Mark Capps and Lynn Teddlie of Straight from the Backyard Farm in Loganville have 6 acres in production. They sell their produce at the Saturday morning Marietta Square throughout the year and at the Tucker market in season.
Capps is a fan of the allium family, growing dozens of varieties of garlic and shallots each year. And he grows onions, the full-size cousin to garlic and shallots, this year planting about 6,000 onions in six different varieties.
“We’ve actually reduced the number of onions we grow because it’s tough to get them to dry right. We have short-day onions like Vidalias and Texas Sweet. They’re called short-day because as the days get longer the plants start to bulb up. But you only get good size bulbs if you can get the plants to grow as many leaves as possible before they begin to make the bulb. The most you’ll get is 13 to 14 leaves. If we can get 8 to 10 leaves, we’re in good shape.”
The more leaves, the bigger the bulb since each leaf is directly connected to the layers of the onion bulb itself. Each leaf represents a layer of onion. When the daylight gets to be about 10 to 12 hours long, the onions begin to make bulbs.
Capps also grows intermediate varieties that need 12 to 13 hours of daylight each day before they begin to make bulbs. Long-day onions, like the yellow Spanish ones with a real bite, take 14 hours of sun and don’t really do well here.
Once the bulbs start maturing, the timing of their harvest is another key factor. “When you see the neck of the bulb, where it tapers into the leaves, starting to flop, that’s when you harvest,” Capps said. “But if the neck doesn’t dry right, the onions will rot. We like to pull them up and then leave them in the fields. You lay the leaves over the bulb to prevent them from scalding and they dry out in the fields. We prefer to dry in the field during a dry spell but if we see rain coming we have to switch the operation over to the barn where it’s harder to dry them. They stay dry in there but without sunlight it takes a long time and neck rot can set in.”
Capps grows sweet onions but doesn’t market them as Vidalias since they aren’t grown in the geographic region of Georgia that earns that name. But he notes that the famed Vidalia onion isn’t just a single variety. “It’s a flat sweet onion that was bred by crossing a Texas Legend with a white Bermuda onion,” Capps said. “The result was a round onion that was a vigorous grower with natural heat resistance. In the area around Vidalia, the farmers plant hundreds of different varieties that will mature at different times, extending the season. But they all are those characteristic flat, sweet onions.”
When conditions aren’t exactly to the onion’s liking, it will throw up a flower stalk (called bolting). That’s the plant’s reaction to stress, determined to make seed so there’ll be a new generation of onion plants. Capps finds that this can happen whether plants are grown from seed, sets or transplants. “Some of the plants seem to be genetically determined to do that.”
And you’ll also find onion flowers at market. “They have a mild onion flavor and you can break off the blossoms and use them as a garnish,” Capps said. “It’s a nice bonus because it’s a good use of something that otherwise would have been wasted.”
Pan-Seared Grouper with Grilled Vidalia Onion Broth
Eric Zizka, executive chef at Oak Steakhouse in Avalon, has created a vegetable broth flavored with the sweet flavors of charred Vidalia onions and spring onions along with the traditional stock flavorings of celery, carrot and sharp onion. At Oak, this broth is served cradling a piece of pan-seared grouper and garnished with grilled red pepper and sliced green olives.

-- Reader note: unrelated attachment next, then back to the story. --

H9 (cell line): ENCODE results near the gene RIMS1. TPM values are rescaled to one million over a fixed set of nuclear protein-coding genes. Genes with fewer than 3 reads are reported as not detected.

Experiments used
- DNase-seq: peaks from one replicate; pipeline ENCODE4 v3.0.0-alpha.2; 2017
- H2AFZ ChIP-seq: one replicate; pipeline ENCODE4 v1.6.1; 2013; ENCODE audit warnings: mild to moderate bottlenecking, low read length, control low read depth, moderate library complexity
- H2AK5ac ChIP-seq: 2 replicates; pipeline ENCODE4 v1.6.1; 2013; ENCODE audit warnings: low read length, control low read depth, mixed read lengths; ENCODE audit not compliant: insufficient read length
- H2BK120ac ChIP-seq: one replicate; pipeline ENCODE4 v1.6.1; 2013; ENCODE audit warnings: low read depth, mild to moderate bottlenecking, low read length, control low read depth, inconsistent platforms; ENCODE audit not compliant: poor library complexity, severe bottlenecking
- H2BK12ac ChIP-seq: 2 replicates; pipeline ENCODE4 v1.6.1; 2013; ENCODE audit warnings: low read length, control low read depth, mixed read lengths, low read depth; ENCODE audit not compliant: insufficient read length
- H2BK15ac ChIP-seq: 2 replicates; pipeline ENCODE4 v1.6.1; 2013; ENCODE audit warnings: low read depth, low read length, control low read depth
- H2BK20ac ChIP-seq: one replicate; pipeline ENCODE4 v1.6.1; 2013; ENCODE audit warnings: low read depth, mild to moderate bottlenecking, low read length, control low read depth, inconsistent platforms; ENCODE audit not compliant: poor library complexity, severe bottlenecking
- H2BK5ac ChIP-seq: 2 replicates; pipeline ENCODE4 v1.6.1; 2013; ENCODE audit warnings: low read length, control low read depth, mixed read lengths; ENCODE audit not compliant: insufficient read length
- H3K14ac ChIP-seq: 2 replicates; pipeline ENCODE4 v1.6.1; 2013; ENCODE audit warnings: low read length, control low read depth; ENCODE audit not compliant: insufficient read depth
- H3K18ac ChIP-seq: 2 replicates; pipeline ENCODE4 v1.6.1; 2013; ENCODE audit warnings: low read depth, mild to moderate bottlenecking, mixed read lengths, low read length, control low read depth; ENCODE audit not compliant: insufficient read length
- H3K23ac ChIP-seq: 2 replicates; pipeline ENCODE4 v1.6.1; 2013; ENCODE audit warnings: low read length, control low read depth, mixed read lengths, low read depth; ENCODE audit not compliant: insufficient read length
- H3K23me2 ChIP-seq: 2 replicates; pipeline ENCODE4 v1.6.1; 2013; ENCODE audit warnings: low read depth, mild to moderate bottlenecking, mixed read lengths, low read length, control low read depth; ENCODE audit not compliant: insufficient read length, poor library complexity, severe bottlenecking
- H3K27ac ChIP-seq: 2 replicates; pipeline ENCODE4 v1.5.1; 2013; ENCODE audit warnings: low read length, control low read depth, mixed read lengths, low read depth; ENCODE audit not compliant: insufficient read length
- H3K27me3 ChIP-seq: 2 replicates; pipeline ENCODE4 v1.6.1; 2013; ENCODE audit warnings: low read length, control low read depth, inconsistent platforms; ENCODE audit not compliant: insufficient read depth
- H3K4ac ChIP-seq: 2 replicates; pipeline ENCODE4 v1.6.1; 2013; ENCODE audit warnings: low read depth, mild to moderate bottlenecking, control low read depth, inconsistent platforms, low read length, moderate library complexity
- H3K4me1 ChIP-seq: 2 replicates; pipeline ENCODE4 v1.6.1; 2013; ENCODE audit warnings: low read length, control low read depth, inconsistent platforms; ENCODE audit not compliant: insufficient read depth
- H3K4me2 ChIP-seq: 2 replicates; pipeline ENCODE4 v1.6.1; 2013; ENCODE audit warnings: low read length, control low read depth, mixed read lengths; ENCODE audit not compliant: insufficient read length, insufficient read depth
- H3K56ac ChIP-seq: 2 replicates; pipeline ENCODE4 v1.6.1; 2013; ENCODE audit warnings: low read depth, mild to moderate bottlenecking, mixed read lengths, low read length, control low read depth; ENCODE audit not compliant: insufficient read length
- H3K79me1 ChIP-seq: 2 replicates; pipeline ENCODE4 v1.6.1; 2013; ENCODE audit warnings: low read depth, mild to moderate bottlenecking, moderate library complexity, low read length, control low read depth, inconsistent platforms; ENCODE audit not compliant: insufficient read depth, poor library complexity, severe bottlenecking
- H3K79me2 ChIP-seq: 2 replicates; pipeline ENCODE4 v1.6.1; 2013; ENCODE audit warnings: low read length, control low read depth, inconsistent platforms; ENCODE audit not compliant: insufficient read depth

We suggest fishing out those grilled Vidalia onion halves after the broth is finished and serving them as a creamy, sweet vegetable accompaniment to the fish.
1 pound Vidalia onions
2 pounds spring onions
Vegetable oil, for sauteing and brushing onions
2 cups water
1 carrot, diced
1 rib celery, diced
1 jumbo white onion, diced
2 (6-ounce) skinless black or red grouper fillets
Salt and pepper
1/2 cup sliced pitted green olives
Olive oil and sea salt, for garnish
Preheat grill to 400 degrees. Clean grates and lightly oil.
Peel Vidalia onions and cut in half through the root end so they will hold together on the grill. Trim roots and tops of spring onions and remove any wilted outer leaves. Cut in half lengthwise. Brush cut sides of Vidalias and spring onions with oil and arrange them cut side down on the grill. Cook until cut side is charred. Remove from heat. Cut spring onions in half, reserving bulb half for plating fish and leaf half for broth.
Make broth: In a large saucepan, combine grilled Vidalia onion halves and grilled spring onion tops. Add water, carrot, celery and white onion. Simmer 30 minutes. Strain broth and keep warm. Reserve Vidalia onion halves. Discard remaining solids.
When ready to serve, preheat oven to 350 degrees. Season grouper with salt and pepper.
In a large ovenproof skillet, add enough oil to film the bottom of the skillet. Heat over high heat. Add fillets and brown on first side. Turn fillets and place in hot oven. Fillets should remain in oven 8 minutes or until cooked through.
To serve: divide broth between two rimmed soup bowls. Arrange fillet center of bowl and sprinkle with sliced olives. Garnish with reserved grilled spring onion bulbs, grilled Vidalia onion halves and drizzle with olive oil. Sprinkle with salt and serve immediately. Serves: 2
̶ Adapted from a recipe provided by Eric Zizka of Oak Steakhouse, Avalon.
Per serving: 645 calories (percent of calories from fat, 37), 45 grams protein, 62 grams carbohydrates, 19 grams fiber, 27 grams fat (3 grams saturated), 63 milligrams cholesterol, 528 milligrams sodium.
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